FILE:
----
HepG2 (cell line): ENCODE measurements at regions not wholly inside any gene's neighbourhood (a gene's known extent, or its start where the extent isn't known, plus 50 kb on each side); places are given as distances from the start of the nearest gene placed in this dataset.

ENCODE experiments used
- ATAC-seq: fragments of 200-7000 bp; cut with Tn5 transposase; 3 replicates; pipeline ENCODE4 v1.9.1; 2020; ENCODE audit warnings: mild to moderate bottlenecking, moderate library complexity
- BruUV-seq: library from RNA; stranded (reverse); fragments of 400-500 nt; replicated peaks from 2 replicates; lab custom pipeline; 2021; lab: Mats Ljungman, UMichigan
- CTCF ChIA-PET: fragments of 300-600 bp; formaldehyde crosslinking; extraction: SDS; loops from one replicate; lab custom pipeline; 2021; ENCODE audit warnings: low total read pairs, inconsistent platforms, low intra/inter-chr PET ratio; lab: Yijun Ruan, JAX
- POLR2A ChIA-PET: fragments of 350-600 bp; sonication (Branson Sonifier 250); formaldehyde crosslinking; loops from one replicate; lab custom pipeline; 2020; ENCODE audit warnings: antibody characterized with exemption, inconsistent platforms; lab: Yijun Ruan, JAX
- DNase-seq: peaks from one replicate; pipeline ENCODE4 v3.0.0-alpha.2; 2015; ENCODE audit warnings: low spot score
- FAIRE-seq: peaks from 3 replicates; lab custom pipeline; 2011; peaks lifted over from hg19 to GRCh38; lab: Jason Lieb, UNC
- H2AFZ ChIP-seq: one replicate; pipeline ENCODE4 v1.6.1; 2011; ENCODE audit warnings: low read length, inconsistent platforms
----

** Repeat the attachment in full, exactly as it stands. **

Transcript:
HepG2 (cell line): ENCODE measurements at regions not wholly inside any gene's neighbourhood (a gene's known extent, or its start where the extent isn't known, plus 50 kb on each side); places are given as distances from the start of the nearest gene placed in this dataset.

ENCODE experiments used
- ATAC-seq: fragments of 200-7000 bp; cut with Tn5 transposase; 3 replicates; pipeline ENCODE4 v1.9.1; 2020; ENCODE audit warnings: mild to moderate bottlenecking, moderate library complexity
- BruUV-seq: library from RNA; stranded (reverse); fragments of 400-500 nt; replicated peaks from 2 replicates; lab custom pipeline; 2021; lab: Mats Ljungman, UMichigan
- CTCF ChIA-PET: fragments of 300-600 bp; formaldehyde crosslinking; extraction: SDS; loops from one replicate; lab custom pipeline; 2021; ENCODE audit warnings: low total read pairs, inconsistent platforms, low intra/inter-chr PET ratio; lab: Yijun Ruan, JAX
- POLR2A ChIA-PET: fragments of 350-600 bp; sonication (Branson Sonifier 250); formaldehyde crosslinking; loops from one replicate; lab custom pipeline; 2020; ENCODE audit warnings: antibody characterized with exemption, inconsistent platforms; lab: Yijun Ruan, JAX
- DNase-seq: peaks from one replicate; pipeline ENCODE4 v3.0.0-alpha.2; 2015; ENCODE audit warnings: low spot score
- FAIRE-seq: peaks from 3 replicates; lab custom pipeline; 2011; peaks lifted over from hg19 to GRCh38; lab: Jason Lieb, UNC
- H2AFZ ChIP-seq: one replicate; pipeline ENCODE4 v1.6.1; 2011; ENCODE audit warnings: low read length, inconsistent platforms